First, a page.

From Salers to Cahors, France

 

When we got up, it was drizzling again. We went down for breakfast . . . it reminded me of being at camp. I know I sound grumpy, so first-world, but I am telling you exactly how I felt. I did not feel like a treasured guest. There was a limited breakfast buffet. There was a coffee machine. (Am I in France?? A coffee MACHINE??) Some milk cartons, yoghurt, small fruit plates are available in the small refrigerator. And there is a boil-it-yourself egg boiling machine where you put the egg in and set a timer so you will know when it is done, except that we didn’t know what the numbers meant, it wasn’t like a real timer.

Grumble grumble grumble, it’s rainy and we are getting toward the end of the trip. I’m not so bright and shiny anymore.

We had breakfast. There were croissants, French croissants, with little packets of butter and jam. Aargh.

We strolled around Salers once again. I would like to tell you that I was a good sport, but I only pretended, and at the first drops of drizzle, I said “enough.” We packed up, checked out and headed towards Cahors. It’s another 2 1/2 hour day, only this time we are taking main roads.

Shortly past St. Martins we saw a Carrefour, and it is on our side of the street. We know a lucky break when we see it. Today is November 1st, most filling stations are very closed, and here is one open. There is a line, but it is open, and the prices good. We send thanks in our hearts to the limo driver who gave us such good advice.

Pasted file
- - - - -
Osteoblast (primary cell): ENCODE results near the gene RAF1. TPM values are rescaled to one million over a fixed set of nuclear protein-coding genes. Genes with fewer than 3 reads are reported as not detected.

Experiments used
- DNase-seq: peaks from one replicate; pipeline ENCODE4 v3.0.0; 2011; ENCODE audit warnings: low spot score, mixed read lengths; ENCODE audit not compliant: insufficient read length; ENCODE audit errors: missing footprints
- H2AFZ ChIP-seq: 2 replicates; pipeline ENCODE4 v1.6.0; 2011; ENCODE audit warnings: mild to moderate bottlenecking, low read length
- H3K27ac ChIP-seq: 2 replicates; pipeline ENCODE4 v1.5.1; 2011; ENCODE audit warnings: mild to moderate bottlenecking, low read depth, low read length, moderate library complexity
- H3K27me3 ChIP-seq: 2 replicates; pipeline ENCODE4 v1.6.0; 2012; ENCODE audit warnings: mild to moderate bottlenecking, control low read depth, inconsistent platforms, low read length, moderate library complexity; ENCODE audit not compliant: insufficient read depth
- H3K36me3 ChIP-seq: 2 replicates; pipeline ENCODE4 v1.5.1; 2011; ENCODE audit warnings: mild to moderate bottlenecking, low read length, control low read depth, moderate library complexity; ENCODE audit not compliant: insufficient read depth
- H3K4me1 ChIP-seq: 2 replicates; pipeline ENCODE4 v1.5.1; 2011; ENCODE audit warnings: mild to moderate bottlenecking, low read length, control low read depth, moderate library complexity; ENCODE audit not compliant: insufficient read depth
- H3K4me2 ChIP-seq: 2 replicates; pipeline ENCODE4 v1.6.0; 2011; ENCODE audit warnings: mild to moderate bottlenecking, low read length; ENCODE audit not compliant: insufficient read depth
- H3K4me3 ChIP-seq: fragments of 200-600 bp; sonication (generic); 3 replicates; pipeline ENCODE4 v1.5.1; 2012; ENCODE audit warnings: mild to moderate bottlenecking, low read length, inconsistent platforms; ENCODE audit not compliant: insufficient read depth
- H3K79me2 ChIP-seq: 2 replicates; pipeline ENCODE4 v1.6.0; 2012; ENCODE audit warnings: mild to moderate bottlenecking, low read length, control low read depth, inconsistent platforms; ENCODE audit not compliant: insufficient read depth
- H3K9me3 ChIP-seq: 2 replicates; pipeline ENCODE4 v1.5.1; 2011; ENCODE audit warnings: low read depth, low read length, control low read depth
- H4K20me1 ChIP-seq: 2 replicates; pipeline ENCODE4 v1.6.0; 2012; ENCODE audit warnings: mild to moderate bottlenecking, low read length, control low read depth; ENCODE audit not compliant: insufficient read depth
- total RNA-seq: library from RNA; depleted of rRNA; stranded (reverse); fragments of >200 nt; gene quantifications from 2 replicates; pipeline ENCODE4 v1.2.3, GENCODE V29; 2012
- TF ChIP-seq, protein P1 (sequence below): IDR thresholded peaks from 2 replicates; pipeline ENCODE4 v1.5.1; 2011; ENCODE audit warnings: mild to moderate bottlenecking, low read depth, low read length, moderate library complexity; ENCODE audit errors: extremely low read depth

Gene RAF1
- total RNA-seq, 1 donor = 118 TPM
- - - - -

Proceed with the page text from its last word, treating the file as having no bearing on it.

We are sticking to the major roads, which we finally figured out are A roads, which are also often toll roads, and D roads with larger numbers, like D2 and D13. It’s the D1304 (just a made up example) that lead us onto narrow scary roads.

We are also so impressed with French drivers. No one is speeding, no one is honking. It’s almost like being in an alternate universe.

(This is the day, that, after we got home, we were notified by Hertz that we had received a speeding ticket and would be contacted by French authorities for payment. If I read the notice correctly, it appeared to be about 24 Euro. We’ve never received a notification, or a bill, or at least not yet. But we also never saw the camera. AdventureMan says at one time he knew he was driving too fast and slowed down, but now we understand better why the French have become such good, polite drivers. There are cameras everywhere.)

We make the drive quickly, and while the day brightens occasionally, we also have frequent showers, and never a blue sky. Sticking to the main highway is boring. We leave the slate roof country, and enter back into beautiful castle country.

Google takes us directly to our hotel, the Best Western Plus Divina Cahors, and we even find parking nearby. We think there might be paid parking under the hotel, but we don’t know, and don’t bother yet with the bags.

Why did I choose this hotel? It had a great location. I love a view. It was an easy walk into historical Cahors. It seemed to have parking. And breakfast. Best Westerns generally have reliably good breakfasts.

As it turned out there was paid parking under the hotel, but also a great free parking lot just outside the hotel, so my husband brought the car to the front door, we grabbed all our bags, I waited while he parked and came back and we dragged the bags a short distance to the elevator.

When we got to our room, we were totally wowed. It is clean, modern (not normally my thing, but I loved the way this was done) and even on a dismal day, the room seemed bright and welcoming. The desk clerk was very helpful, and gave us the name of a place to eat, just blocks away.